Building Engines at Home With Roadkill’s Freiburger and Finnegan


Racers, start your engines! One thing first, though—build them! If you’ve been following David Freiburger’s Instagram and watching MotorTrend Working from Home, you know he’s been cleaning out his garage packed full of engine parts and memorabilia while we’ve all been in quarantine. Along the way, he decided to assemble a 350 small-block Chevy, dubbed COVID 350, out of the treasure trove of parts he has stashed away. Well, now Mike Finnegan is challenging him to a build-off! Finnegan has a fresh, ported head and long tube header he wants to bolt on to the engine of the 1985 Toyota mini truck he picked up in episode 104 of Roadkill, and he wants to see if he can get his engine started before Freiburger can get some fire in the cylinders of the COVID 350!

What Is the COVID 350 Engine?

Keen-eyed and longtime viewers of Roadkill will remember back in episode 36 when Finnegan and Freiburger used the original Muscle Truck to tow a boat to Lake Elsinore, California, there was a fully assembled 350 small-block sitting in the corner of Finnegan’s shop. It last ran in 2008, then sat and sat for years. They tried to sell it, but no one bit and parts from it were taken off to be used on Engine Masters and other things Freiburger can’t remember. Now, it’s just an unloved short-block waiting for something to happen to it, and while Freiburger has been cleaning out his garage during quarantine, he’s decided to finally do something with it!

He has so many parts hoarded in his garage, Freiburger is confident he can build a fully assembled and fire-up-able engine with just the junk he has sitting around! And who would have guessed it, he had plenty of options! Hydraulic or solid cam? Ported or non-ported heads? Three balancers, a dozen intakes, too many camshafts to count, and all the accessories and fasteners to make it all happen! Freiburger only had to buy a set of valvespring seats and a cam button to get everything together—all the other parts were in his garage or his storage unit a few miles away.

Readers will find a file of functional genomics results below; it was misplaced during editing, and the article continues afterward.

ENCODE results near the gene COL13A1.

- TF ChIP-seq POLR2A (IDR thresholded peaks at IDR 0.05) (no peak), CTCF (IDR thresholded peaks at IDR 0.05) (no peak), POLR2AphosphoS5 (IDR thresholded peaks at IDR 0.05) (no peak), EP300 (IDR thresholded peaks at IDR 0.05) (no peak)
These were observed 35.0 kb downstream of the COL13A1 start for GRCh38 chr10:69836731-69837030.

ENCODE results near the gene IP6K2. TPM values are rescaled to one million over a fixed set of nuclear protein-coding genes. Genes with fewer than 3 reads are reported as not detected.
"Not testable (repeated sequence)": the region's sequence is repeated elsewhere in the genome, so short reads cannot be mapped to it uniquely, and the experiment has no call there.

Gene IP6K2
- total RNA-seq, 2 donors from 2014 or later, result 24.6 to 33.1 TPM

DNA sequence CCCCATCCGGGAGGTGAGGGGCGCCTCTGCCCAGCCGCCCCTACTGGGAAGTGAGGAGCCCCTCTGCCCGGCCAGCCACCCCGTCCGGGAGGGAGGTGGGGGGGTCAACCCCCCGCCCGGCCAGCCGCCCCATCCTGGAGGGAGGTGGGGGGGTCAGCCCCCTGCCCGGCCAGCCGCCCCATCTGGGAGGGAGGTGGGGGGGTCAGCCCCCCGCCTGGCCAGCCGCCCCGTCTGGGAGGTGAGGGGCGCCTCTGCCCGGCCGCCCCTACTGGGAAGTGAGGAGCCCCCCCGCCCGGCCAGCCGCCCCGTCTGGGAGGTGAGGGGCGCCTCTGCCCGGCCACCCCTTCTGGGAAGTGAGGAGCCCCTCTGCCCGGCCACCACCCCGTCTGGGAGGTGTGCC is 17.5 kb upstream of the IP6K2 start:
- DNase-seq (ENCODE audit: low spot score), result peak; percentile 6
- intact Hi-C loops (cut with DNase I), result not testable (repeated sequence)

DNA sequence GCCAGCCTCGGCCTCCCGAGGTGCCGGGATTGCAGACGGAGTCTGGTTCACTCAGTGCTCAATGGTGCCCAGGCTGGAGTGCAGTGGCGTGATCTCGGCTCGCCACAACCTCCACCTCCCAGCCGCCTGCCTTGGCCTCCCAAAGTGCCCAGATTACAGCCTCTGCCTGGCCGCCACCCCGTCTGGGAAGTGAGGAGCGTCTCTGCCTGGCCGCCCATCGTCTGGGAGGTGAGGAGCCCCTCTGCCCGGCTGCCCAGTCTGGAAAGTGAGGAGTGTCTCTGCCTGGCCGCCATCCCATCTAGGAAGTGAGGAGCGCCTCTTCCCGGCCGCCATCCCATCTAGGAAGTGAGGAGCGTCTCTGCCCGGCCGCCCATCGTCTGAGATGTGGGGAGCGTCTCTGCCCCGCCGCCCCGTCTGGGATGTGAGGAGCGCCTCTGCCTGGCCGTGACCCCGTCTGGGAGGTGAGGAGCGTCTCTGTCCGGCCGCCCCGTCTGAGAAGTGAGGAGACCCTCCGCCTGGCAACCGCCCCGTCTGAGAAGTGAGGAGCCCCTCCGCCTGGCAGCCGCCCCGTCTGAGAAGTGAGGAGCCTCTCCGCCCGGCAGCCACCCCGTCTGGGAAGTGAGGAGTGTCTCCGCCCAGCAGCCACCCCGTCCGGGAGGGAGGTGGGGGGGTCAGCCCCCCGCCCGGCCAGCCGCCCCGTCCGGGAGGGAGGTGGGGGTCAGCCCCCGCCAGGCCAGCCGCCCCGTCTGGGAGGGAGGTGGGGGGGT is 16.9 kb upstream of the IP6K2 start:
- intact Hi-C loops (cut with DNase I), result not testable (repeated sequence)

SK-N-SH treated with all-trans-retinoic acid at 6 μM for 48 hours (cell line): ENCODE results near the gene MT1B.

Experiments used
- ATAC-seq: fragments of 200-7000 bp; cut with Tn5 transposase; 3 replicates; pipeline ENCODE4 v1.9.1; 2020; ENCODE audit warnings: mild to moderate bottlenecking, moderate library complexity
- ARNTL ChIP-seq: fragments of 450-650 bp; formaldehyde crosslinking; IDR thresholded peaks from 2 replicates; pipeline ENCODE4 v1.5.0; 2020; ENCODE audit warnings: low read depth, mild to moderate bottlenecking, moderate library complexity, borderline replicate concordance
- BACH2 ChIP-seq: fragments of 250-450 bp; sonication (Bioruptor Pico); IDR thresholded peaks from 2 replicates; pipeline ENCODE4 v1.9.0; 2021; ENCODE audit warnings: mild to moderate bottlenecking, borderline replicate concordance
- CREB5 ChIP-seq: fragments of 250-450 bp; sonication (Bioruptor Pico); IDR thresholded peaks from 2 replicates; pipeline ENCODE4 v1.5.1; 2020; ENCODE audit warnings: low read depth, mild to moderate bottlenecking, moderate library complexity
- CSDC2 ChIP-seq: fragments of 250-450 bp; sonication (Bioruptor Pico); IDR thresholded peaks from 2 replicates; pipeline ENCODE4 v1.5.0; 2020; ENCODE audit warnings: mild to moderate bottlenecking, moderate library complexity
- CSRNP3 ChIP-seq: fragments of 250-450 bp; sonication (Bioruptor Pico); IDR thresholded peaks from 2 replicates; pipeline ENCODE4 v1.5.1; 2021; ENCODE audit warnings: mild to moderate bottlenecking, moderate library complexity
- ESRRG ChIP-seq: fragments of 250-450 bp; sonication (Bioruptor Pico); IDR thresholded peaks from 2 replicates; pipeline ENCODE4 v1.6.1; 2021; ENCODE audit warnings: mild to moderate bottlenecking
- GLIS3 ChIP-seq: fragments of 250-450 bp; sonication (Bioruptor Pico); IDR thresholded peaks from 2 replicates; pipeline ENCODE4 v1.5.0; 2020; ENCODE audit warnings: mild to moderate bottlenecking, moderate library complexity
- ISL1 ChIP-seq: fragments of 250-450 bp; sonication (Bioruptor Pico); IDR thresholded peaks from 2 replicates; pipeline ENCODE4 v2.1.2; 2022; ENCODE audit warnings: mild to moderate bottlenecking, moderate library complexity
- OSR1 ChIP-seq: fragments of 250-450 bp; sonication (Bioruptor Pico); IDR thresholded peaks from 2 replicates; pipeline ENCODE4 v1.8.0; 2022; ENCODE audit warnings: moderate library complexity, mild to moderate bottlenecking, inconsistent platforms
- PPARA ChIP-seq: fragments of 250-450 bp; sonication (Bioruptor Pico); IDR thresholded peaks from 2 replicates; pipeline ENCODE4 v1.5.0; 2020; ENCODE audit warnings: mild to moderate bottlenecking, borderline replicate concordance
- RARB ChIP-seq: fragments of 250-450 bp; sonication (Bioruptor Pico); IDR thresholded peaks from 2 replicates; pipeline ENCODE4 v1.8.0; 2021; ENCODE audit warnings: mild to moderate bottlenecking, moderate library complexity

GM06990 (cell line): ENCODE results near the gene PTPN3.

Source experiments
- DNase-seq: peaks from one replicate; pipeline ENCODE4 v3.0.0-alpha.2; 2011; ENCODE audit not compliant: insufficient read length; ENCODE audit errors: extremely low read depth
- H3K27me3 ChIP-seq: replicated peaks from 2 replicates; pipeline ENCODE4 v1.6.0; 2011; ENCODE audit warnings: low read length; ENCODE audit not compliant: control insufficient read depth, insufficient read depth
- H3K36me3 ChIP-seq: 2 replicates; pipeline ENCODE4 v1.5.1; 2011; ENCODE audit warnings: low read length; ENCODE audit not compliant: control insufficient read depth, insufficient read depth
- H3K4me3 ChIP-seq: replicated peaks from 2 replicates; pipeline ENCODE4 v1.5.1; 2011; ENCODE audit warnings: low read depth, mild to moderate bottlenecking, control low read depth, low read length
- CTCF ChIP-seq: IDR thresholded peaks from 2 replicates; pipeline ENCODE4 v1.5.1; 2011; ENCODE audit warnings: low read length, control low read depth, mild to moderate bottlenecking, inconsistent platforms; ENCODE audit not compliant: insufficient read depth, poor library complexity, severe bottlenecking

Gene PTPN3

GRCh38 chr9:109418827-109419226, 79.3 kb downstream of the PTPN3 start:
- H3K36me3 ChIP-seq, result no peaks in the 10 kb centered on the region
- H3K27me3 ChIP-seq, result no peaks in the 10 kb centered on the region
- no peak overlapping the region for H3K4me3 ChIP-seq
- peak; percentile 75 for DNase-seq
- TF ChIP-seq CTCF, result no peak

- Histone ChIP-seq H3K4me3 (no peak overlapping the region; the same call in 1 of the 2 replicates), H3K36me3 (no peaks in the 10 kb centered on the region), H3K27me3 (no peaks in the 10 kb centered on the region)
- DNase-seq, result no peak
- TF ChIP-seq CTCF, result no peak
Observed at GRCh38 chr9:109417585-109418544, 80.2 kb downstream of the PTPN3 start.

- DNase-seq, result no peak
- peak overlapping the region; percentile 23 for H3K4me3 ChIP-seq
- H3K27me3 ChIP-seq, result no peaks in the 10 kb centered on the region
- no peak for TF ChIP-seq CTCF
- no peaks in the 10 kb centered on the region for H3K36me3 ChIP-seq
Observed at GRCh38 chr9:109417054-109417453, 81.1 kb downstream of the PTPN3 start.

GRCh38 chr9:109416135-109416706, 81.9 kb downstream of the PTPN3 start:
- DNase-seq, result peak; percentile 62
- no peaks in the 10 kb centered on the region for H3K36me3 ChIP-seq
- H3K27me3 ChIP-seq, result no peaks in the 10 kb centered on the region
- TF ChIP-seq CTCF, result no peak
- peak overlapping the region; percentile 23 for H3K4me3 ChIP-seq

Freiburger polled his Engine Masters co-hosts, Steve Dulcich and Steve Brule, asking their opinions about how much power the COVID 350 will make. All three agree it will make its peak power between 6,100 and 6,200 rpm. Dulcich thinks it will make 475 hp, Brule thinks 485 hp, and Freiburger is the most optimistic at 495 hp. We’ll have to wait until the COVID 350 makes its debut on Engine Masters to find out. Keep an eye out on Roadkill Garage as well; this punch of pure beef is most likely going into Freiburger’s 1956 Chevy 210.

Rebuilding the Top End on a 1985 Toyota Mini Truck

Mike Finnegan has admitted he has a mini-truck problem, and now he’s admitting that his mini truck has problems, too. The truck was picked up at the same time he bought the 1971 Ford Torino Wagon with a 12-valve Cummins swap in episode 104 of Roadkill. The 1985 Toyota came with some speed parts, twin side-draft Webers, short tube Headman exhaust manifold, and a hot LC Engineering recurve distributor. Unlike most Roadkill vehicles, however, this thing was cherry…ish. The interior is very nice, the paint is clean, the airbags work, but the bolts holding on the carbs are barely there and the nuts on the exhaust are nowhere to be found. That might be why it only ran 18 seconds dead at 68 mph against the Torino.